In 2015, the US EPA listed electricity generation as producing slightly more CO2 than transportation. Since then the adoption of natural gas, the growth of renewable sources, and the retirement of coal-fired power plants has significantly reduced the carbon produced by electricity generation. The next obvious step is to reduce vehicle transportation emissions.
A key technical step is the electrification of transportation technologies. Electric vehicles (EVs) can significantly reduce the emission and the noise as compared with conventional diesel or gasoline vehicles and can fully utilize emerging green energy resources, such solar and wind, from the utility grid. The energy efficiency of electric buses is much higher than diesel buses and compressed natural gas (CNG) buses resulting in a much lower operation cost for public transportation. When an electric bus is connected to the utility grid, the onboard battery energy storage system (ESS) can be made available to support the reliable and stable operation for the utility grid.
The opportunities offered by this program don’t stop in the exciting application of engineering tools and principles. A program of this scope with so many contributors requires a high degree of collaboration and coordination, and participating in the weekly meetings alone offered valuable insight into the scope of the project, as well the complexities in integrating the hydrogen and electric systems. During a day-long hazards and safety analysis for the new vehicles, the theme of engineering ethics took center stage as we moved through potential hazardous events during daily operation of the truck. It was inspiring to see so many man-hours dedicated to exhausting the possible scenarios that could cause harm to the operator or public. To leave no stone unturned, nor concern unanswered, required a concerted effort. This occasionally lead to disagreements, though when resolved, yielded the best solutions. The hazard and failure mode analysis not only gave the project a new dimension, but it added a unique insight into a facet of engineering seldom touched on in school.
The early part of the new year will see the completion of the prototype truck. Successful testing and optimization of the various algorithms and integrated systems will lead to phase two of the program, where 15 additional trucks will undergo a similar retrofit. Regardless of the future scope of this program, the lessons it has offered the student interns through these last few months will be enduring. I am confident that the experience gained while working alongside talented engineers, participating in advancing drivetrain and propulsion systems for the vehicles of the future, and being involved in the complexities of project management will be huge boons to our careers, particularly in the face of a changing transportation sector.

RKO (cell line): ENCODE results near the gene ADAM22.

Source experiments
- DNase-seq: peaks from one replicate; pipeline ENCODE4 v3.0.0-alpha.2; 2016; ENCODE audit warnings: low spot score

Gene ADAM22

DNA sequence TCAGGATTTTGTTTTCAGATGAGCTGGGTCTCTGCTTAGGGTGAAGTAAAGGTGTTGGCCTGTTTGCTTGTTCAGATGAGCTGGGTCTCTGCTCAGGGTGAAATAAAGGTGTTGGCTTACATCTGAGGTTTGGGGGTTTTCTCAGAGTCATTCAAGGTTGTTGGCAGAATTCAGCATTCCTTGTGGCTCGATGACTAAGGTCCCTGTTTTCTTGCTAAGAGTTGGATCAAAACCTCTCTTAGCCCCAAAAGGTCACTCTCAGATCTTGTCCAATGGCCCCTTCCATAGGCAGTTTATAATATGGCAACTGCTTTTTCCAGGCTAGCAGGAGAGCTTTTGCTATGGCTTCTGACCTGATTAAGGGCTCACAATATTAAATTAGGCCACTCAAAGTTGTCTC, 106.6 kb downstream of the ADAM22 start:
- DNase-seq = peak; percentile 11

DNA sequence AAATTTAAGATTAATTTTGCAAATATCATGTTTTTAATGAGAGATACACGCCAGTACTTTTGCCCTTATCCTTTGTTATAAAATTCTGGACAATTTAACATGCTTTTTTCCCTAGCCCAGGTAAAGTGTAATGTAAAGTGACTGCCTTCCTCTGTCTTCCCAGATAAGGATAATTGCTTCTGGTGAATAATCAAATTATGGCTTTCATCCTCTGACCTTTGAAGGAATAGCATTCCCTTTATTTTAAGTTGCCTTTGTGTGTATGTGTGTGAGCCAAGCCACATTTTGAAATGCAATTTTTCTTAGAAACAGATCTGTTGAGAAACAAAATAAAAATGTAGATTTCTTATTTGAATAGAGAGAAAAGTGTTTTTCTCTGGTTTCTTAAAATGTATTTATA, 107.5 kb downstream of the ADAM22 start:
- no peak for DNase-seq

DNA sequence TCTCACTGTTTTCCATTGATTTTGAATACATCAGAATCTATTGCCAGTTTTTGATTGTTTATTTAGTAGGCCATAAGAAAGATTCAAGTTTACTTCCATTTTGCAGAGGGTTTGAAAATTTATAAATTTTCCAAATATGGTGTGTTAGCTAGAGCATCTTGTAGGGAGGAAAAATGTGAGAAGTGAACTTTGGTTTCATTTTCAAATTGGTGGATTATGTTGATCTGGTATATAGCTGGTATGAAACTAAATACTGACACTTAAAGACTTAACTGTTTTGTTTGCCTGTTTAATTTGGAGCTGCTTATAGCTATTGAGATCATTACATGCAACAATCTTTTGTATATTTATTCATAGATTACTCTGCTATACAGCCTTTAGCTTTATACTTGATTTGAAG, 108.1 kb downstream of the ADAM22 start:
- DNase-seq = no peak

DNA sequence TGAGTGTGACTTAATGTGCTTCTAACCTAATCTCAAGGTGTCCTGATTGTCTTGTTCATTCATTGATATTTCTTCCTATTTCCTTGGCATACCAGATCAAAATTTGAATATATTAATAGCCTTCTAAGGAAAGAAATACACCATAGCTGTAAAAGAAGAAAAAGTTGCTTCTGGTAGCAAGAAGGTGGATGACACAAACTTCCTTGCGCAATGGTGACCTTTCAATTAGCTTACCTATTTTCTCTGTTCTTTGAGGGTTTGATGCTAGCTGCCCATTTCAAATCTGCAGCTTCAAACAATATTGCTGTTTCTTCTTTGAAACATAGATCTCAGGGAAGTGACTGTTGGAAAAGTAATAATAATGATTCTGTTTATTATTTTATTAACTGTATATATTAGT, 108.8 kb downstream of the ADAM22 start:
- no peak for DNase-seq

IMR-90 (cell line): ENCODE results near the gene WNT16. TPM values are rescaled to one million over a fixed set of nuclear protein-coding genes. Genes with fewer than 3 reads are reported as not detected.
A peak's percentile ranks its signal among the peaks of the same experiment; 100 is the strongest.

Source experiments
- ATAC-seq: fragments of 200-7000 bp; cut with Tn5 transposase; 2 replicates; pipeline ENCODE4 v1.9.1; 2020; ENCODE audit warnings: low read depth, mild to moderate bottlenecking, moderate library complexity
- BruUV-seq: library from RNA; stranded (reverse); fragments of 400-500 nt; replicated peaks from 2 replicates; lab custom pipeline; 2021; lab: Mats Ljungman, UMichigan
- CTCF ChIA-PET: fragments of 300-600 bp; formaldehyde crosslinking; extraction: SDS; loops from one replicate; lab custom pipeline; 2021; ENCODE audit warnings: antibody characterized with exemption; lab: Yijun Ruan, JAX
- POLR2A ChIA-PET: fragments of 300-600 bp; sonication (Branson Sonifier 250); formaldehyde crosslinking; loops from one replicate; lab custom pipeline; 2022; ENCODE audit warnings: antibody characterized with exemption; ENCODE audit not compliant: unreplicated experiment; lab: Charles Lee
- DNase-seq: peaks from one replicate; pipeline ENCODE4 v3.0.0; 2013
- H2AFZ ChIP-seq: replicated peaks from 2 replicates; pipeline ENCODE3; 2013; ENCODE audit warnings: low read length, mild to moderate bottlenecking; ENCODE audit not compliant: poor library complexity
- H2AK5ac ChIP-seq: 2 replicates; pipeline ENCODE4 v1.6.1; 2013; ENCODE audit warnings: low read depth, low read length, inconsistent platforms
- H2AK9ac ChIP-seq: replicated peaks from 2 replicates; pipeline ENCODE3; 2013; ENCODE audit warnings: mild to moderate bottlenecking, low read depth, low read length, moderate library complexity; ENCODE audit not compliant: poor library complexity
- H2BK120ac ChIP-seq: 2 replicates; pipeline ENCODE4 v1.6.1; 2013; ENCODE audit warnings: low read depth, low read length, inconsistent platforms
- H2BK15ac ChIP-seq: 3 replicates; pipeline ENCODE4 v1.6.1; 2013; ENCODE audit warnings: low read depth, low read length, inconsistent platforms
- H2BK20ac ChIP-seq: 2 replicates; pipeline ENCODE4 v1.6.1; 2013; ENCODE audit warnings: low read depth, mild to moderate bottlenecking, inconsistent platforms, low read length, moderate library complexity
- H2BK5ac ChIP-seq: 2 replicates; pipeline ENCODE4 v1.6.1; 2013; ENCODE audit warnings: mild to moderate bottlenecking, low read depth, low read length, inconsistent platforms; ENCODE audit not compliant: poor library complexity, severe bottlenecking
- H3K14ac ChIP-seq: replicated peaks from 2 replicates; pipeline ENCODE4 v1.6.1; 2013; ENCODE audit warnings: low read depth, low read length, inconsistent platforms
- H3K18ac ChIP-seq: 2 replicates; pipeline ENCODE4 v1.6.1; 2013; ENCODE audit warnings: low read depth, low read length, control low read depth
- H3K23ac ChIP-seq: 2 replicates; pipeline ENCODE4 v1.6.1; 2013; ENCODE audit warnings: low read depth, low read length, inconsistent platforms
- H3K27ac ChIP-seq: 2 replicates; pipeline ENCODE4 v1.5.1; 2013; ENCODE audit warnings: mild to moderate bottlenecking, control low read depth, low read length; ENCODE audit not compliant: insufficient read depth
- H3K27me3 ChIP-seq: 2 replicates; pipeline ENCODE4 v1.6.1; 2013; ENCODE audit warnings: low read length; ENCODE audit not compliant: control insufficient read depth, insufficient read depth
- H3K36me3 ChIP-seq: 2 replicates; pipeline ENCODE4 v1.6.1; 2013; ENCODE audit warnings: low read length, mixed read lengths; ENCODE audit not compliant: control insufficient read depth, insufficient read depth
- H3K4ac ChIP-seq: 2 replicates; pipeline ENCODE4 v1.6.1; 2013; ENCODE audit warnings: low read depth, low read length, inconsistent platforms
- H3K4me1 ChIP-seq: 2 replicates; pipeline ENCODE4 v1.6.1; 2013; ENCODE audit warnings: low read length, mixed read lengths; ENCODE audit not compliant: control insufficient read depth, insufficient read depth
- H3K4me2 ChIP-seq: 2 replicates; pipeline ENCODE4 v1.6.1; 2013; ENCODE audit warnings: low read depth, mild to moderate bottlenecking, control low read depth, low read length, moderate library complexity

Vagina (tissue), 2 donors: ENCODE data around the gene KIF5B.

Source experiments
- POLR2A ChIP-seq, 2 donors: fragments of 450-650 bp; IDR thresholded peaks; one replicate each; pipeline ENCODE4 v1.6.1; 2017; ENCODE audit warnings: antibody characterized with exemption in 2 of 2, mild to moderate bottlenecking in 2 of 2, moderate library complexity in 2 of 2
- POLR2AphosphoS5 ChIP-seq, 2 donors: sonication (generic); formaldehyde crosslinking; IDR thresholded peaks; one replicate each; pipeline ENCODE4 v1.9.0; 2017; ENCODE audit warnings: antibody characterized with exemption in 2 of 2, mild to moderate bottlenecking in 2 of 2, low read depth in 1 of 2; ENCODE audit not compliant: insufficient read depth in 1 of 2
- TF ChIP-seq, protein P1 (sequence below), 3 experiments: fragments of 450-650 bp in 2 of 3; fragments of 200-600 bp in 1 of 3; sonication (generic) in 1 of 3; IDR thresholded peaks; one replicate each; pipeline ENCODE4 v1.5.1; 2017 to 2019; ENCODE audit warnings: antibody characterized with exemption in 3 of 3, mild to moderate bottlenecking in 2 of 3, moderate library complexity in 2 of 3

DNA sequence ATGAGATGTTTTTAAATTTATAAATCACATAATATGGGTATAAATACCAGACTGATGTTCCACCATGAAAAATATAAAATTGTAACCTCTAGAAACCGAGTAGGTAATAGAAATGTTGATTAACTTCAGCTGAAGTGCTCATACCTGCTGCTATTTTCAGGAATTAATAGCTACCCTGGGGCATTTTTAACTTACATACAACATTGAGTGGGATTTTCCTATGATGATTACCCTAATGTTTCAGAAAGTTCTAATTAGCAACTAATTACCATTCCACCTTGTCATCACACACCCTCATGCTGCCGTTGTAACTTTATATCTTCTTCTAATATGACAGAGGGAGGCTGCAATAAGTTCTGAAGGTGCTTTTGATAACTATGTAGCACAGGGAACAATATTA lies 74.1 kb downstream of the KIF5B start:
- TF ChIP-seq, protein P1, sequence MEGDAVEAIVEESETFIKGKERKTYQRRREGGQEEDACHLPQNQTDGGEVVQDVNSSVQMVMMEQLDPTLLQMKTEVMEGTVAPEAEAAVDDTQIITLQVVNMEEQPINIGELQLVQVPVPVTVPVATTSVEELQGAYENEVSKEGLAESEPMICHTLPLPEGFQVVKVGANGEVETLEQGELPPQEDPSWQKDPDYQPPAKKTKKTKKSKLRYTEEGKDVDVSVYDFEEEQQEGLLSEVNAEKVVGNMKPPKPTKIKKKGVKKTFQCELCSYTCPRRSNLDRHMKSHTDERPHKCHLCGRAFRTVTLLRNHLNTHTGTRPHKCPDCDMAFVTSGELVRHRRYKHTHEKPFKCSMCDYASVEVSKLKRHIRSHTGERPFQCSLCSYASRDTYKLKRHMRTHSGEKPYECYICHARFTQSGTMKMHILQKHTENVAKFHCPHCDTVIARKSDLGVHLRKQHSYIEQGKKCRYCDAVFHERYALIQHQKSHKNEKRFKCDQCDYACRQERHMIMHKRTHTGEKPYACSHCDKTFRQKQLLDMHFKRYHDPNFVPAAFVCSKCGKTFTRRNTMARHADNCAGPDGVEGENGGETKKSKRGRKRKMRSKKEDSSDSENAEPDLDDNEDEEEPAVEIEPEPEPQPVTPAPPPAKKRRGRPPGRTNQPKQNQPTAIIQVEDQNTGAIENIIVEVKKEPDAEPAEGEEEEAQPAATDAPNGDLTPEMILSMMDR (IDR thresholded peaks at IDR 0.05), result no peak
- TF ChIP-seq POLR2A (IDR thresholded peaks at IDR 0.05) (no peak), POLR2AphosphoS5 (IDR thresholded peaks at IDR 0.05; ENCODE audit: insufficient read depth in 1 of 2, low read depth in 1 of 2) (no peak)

Fig. 1. Vision: Smart Grid + Transportation Electrification
While the power industry has successfully mitigated the additional loads caused by smaller electric vehicles to the legacy utility grid, bus electrification could be a game-changer. The peak power of a typical on-route fast charging station is in the range of 350 to 500 kW. This power requirement is equivalent to the power demand of approximately 100 houses. Fast chargers draw high currents from the distribution system, which may cause a system overload if not managed properly.
To study the performance impact on a legacy power grid of both on-route and depot bus charging, CEM researchers developed two zero-emission electric bus simulation models in the Powertrain System Analysis Toolkit (PSAT). A route profile captured by GPS data logger on a diesel bus, including elevation, speed, latitude, and longitude, are processed and used as the input for the PSAT bus models. It is reasonable to assume that an electric bus has the same route profile as a diesel bus. The efficiency and driving range of the two bus platforms are evaluated and compared using the actual GPS route data.
Fig. 2. Powertrain system configuration of a zero-emission electric bus
Fig. 3. Simulation study results.
In addition to numerical simulation, CEM researchers work closely with bus vendors to get field-measured data on zero-emission buses, as a means of improving model fidelity in PSAT. Key model parameters, including motor efficiency, converter efficiency, and accessory load, are tuned to improve the bus model accuracy. The proposed modeling approach is a promising method for transit bus energy efficiency studies. The developed numerical models can be used to plan fast charging stations and fleet schedules. Validated bus simulation models are a valuable resource to insure the successful transition of electric bus technology to market. It is an essential method for of studying the grid impact of the public transportation electrification. In June 2017, the detailed study results were presented at IEEE International Transportation Electrification Conference and Expo (ITEC) at Chicago IL.
Fig. 4. Simulated and measured battery SOCs of a typical route.
X. Feng, M. Lewis, and C. Hearn, “Modeling and validation for zero emission buses,” Proc. IEEEInternational Transportation Electrification Conference and Expo (ITEC), Chicago, IL, June 2017.